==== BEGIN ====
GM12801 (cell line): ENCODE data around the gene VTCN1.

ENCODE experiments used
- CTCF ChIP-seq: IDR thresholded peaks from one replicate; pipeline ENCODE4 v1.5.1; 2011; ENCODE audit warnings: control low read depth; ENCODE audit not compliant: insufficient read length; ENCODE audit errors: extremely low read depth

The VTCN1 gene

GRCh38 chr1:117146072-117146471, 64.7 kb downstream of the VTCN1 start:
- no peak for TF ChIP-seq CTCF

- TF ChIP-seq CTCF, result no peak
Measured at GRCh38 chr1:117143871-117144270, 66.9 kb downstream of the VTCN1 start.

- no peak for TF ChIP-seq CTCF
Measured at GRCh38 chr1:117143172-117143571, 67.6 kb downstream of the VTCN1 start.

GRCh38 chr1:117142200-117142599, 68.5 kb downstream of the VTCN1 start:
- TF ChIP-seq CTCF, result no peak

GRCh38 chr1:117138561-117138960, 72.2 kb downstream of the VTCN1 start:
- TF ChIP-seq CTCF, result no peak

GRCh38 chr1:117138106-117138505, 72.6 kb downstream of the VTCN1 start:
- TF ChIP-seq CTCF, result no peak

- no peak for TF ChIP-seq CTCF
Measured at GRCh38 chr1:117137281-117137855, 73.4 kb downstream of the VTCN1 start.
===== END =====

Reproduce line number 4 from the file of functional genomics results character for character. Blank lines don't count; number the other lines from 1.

The VTCN1 gene